Athens came to a screeching halt Tuesday as workers in Greece went on strike so they could protest the planned job cuts of one thousand in the public sector, this just days before a visit from the finance minister of Germany.
The international lenders who have bailed out Greece approved last week the newest tranche of aid for the country, but tough conditions were stipulated in the agreement in return for the lenders’ assistance.
Included in those conditions is a huge reduction in the civil service sector in the country.
The two largest unions in Greece, which have over 2.5 million members workers, responded by calling for a strike of 24 hours, which cancelled flights, buses and trains throughout the country.
Analysts have warned that the unrest taking place this week in the country could threatened the current coalition government’s stability.
Demonstrations in the capital city and other cities around the country come at an awkward moment for Antonis Samaras, the Prime Minister of Greece, only two days before Wolfgan Schaeuble, the Finance Minister of Germany arrives in the Greek capital.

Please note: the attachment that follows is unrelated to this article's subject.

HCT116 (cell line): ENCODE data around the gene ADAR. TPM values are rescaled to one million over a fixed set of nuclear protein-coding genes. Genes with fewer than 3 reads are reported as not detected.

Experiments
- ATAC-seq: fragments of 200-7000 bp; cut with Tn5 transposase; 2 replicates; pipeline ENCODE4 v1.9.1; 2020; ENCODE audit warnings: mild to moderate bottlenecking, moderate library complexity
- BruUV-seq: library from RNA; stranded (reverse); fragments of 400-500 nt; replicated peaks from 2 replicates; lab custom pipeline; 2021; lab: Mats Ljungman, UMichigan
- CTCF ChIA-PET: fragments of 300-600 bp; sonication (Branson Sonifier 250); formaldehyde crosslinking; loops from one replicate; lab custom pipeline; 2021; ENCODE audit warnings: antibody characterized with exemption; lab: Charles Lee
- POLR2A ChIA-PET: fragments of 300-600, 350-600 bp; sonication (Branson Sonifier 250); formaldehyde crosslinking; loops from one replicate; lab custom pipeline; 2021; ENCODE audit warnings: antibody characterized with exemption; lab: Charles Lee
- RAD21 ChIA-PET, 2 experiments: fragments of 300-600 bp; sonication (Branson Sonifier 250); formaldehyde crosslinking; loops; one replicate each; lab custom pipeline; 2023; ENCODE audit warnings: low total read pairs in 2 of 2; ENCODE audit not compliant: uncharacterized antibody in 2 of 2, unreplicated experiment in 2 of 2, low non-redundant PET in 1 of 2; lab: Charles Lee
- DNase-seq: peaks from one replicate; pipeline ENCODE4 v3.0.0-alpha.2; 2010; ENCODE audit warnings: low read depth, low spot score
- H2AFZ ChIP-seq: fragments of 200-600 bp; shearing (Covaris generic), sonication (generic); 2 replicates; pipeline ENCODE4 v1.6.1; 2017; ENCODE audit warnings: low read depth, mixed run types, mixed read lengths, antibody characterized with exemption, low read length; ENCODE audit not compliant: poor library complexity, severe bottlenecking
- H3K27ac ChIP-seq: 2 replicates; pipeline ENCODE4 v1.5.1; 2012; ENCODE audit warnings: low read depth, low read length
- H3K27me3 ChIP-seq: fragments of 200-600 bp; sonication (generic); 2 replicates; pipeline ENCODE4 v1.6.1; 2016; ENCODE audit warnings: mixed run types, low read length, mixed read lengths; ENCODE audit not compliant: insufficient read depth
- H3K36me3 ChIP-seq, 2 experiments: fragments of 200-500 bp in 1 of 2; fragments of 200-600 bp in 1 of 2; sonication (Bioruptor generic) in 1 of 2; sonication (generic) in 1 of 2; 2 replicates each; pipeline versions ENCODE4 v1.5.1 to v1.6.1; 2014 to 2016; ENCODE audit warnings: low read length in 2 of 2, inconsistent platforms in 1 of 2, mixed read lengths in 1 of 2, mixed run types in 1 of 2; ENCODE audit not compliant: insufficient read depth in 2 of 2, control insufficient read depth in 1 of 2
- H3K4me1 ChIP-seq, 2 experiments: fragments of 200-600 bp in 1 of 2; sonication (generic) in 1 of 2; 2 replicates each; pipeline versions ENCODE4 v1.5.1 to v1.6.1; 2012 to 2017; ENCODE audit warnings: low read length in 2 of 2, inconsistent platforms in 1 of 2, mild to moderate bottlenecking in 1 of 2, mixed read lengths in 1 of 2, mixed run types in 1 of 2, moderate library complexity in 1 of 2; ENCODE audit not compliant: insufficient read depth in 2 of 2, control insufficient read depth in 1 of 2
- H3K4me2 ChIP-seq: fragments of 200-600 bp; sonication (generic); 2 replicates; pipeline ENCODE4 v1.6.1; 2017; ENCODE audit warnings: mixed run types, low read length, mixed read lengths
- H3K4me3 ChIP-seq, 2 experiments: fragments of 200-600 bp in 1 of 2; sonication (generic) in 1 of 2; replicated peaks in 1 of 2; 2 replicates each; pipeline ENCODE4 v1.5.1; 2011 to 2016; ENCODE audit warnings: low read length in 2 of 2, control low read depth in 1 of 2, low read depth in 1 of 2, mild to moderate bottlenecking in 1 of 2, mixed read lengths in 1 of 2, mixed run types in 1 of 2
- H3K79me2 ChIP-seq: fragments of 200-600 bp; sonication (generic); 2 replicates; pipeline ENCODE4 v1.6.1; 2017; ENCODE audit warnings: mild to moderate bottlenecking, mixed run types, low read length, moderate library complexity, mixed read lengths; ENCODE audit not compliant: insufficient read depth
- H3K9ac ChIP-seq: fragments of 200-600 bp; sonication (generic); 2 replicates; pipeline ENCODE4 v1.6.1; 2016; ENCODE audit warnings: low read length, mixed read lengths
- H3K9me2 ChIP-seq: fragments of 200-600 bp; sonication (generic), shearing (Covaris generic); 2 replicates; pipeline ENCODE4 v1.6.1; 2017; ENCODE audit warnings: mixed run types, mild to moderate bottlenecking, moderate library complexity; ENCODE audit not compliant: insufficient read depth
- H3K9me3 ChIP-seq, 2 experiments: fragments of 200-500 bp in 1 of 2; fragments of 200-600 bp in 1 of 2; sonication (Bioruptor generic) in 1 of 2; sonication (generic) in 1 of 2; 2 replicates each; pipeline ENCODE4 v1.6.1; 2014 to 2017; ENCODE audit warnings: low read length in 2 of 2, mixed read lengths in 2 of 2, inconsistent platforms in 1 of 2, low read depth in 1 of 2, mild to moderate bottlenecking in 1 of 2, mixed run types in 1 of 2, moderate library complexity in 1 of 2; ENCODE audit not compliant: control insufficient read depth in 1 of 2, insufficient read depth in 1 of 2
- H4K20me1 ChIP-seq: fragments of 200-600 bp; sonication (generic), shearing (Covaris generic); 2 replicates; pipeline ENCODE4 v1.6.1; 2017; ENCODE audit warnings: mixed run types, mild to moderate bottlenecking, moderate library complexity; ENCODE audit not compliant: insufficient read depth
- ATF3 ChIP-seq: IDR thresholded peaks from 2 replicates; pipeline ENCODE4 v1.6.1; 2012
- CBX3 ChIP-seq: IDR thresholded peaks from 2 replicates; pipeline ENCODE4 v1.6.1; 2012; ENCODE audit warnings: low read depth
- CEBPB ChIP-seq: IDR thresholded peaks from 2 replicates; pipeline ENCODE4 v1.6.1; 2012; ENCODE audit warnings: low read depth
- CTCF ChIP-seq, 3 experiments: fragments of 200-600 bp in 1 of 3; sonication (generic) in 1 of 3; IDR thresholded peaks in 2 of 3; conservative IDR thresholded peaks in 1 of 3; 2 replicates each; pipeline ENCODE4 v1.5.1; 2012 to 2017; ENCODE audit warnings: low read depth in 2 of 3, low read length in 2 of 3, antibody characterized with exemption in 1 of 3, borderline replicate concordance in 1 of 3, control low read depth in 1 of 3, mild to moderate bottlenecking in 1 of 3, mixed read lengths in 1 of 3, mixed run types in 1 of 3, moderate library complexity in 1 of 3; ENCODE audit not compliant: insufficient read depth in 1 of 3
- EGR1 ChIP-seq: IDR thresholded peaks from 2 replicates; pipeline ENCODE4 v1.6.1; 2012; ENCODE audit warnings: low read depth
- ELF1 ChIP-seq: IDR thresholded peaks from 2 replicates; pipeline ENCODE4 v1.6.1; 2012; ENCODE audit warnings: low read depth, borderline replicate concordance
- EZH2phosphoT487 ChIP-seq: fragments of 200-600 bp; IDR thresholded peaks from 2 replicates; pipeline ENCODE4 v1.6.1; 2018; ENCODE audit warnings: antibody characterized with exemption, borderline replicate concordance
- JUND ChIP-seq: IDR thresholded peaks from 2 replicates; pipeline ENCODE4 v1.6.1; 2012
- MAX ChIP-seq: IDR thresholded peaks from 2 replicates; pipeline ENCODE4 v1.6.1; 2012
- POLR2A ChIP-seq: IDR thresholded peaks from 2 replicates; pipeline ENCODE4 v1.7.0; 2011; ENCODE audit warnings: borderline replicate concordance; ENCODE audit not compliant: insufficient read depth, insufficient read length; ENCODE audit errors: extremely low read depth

Thursday’s official visit is expected to bring about even further unrest and protests, highlighting the anger that is widespread amongst the public in Greece towards the creditors and the reforms the lenders have demanded in exchange for aid.
The group of lenders includes the European Central Bank, the International Monetary fund and the European Union. Each want to see over 25,000 workers in the public sector put into a mobility pool prior to yearend.
At that time, those 25,000 will be given up to eight months to find other work or face layoffs.